The Obama administration continues to display a preference for rail-based public transportation modes in its recent regulatory and budgetary actions. However, whether transit agencies and cities can take advantage of these new opportunities will continue to depend in part on local factors.
Taking away BRT favoritism
The first recent move came with the FTA's announcement in December of two new programs designed to implement the administration's livability agenda. The programs total $280 million for urban circulator, bus and bus facility projects. The first is for urban circulator systems, funded with $130 million in unobligated discretionary New Starts/Small Starts money.
The second is for a Livability Bus program, funded by $150 million in unobligated Discretionary Bus and Bus Facilities Program money. Evaluation criteria for both programs are the same; promoting transportation options is only one evaluation measure, with the others having to do with economic development and energy security.
Project proposals for both programs were due Feb. 8, 2010, with expected project awards announced by the summer of this year. While both programs were launched with already appropriated funds for previous years, they showed that the administration was committed to assisting projects that emphasized economic development as much as promoting mobility.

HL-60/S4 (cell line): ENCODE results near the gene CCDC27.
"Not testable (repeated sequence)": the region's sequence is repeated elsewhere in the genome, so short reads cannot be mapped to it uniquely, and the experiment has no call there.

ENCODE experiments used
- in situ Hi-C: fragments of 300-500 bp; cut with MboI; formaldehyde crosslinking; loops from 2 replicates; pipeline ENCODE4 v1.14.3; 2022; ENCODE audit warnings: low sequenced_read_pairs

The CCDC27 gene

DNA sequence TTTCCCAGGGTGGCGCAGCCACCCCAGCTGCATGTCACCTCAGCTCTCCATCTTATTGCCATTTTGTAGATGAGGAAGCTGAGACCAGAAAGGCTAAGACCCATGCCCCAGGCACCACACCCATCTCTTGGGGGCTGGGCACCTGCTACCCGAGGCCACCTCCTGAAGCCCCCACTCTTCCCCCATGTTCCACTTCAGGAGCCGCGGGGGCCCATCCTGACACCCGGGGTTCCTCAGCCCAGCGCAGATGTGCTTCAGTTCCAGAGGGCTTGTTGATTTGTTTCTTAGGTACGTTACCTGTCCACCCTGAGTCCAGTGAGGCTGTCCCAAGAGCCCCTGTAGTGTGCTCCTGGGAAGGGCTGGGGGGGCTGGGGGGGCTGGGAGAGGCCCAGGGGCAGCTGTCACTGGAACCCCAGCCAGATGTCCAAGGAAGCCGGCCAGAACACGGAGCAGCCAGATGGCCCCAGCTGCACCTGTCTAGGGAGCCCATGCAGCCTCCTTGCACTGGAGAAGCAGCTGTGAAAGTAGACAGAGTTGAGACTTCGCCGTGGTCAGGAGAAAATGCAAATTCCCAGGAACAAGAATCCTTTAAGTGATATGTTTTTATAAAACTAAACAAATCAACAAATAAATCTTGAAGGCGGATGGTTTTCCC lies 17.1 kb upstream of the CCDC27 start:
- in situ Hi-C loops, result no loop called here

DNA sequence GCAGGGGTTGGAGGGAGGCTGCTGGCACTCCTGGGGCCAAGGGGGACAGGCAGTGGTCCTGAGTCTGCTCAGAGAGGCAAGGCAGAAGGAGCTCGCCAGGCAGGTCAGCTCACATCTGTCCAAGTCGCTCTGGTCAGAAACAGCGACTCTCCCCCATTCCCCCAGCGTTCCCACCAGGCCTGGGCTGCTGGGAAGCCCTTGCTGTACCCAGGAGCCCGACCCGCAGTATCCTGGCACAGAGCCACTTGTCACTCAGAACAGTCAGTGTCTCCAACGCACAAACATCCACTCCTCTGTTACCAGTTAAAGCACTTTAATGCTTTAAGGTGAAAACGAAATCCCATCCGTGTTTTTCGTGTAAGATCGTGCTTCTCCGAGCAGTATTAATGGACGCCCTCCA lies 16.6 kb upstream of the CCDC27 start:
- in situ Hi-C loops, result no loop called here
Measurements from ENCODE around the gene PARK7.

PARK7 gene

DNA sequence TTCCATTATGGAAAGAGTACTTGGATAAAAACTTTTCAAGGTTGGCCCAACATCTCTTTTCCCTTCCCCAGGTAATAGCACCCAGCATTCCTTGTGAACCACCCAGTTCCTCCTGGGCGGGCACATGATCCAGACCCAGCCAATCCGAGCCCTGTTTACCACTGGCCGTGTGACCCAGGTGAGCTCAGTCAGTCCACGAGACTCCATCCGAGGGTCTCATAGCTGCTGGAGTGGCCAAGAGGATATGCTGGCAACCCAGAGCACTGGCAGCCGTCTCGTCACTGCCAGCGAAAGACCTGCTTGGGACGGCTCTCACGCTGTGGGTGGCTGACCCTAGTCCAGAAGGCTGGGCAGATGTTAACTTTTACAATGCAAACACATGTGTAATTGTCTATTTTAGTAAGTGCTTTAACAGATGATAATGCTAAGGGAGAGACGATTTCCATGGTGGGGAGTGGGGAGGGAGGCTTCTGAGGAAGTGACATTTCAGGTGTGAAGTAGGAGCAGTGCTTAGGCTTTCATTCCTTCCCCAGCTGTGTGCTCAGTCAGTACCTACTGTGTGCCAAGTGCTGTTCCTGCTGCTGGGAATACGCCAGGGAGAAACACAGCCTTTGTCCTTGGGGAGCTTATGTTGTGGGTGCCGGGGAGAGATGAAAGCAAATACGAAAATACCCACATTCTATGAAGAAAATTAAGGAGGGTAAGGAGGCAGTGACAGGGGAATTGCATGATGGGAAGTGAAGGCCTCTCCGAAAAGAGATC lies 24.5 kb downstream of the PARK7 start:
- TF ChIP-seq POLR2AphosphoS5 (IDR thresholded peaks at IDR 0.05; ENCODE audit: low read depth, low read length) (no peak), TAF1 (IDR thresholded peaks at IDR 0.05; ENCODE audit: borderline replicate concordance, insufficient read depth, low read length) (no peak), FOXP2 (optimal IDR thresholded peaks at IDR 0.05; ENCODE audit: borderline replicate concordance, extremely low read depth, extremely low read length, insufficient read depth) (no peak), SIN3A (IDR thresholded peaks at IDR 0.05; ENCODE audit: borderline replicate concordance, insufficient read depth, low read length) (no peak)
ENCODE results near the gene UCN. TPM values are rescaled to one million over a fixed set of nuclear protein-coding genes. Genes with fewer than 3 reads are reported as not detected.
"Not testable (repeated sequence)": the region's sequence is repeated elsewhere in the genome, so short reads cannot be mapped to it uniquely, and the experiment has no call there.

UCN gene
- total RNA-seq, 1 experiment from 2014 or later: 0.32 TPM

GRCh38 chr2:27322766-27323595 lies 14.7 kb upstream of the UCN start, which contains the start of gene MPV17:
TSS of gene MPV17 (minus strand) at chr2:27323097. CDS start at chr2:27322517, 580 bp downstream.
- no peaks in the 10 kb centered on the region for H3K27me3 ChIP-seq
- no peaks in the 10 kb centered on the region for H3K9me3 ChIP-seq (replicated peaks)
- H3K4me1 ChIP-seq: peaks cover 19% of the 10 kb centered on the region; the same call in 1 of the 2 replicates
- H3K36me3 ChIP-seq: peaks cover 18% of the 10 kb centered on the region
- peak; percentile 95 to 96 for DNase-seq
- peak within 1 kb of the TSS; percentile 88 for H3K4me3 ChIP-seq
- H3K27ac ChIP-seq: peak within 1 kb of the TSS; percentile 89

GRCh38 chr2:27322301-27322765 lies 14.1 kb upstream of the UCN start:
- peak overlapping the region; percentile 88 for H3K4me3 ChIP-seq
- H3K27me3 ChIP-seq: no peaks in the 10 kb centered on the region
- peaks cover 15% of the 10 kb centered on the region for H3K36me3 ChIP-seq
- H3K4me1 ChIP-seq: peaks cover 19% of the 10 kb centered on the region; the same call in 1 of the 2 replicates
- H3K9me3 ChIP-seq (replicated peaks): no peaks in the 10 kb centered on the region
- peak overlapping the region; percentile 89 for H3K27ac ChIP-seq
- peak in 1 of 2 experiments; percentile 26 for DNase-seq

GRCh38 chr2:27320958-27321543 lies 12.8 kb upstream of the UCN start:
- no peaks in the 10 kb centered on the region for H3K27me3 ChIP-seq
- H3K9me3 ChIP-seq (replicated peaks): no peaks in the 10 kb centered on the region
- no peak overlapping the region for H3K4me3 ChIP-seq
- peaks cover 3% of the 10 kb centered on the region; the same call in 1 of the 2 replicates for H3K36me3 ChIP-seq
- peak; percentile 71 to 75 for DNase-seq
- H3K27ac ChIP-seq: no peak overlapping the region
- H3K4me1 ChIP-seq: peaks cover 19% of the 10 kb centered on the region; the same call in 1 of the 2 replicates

In January, U.S. Department of Transportation Secretary Ray LaHood proposed a revision of funding guidelines for major transit projects so that evaluation of submitted projects will be based equally on livability issues, such as economic development opportunities and environmental benefits, in addition to cost and time saved - currently the primary criteria. The FTA immediately rescinded budget restrictions issued by the "Dear Colleague" letter and other policy guidance of the Bush administration that focused the agency's evaluation primarily on a cost-effectiveness index that emphasized how much a project shortened commute times in comparison to its cost. In the Bush criteria, bus rapid transit (BRT) almost always scored more favorably than rail-based projects because of this index.
Both announcements clearly signal a new desire to de-emphasize evaluations based on criteria that almost always favored BRT over rail and virtually shut out streetcar projects from federal funding. This is not to say, however, that the feds will rescue a project that is struggling locally. For one thing, the new programs have grant caps of $25 million, meaning that other funds will have to be lined up; moreover, statutory local match rules still apply.
Secondly, environmental review, local approvals and demonstration of local financial and technical capacity are still required. Finally, while the recent moves undid some of the rules stacked in favor of BRT, it only leveled the playing field.
In other words, a worthy project still needs local support and local financial contribution, regardless of mode.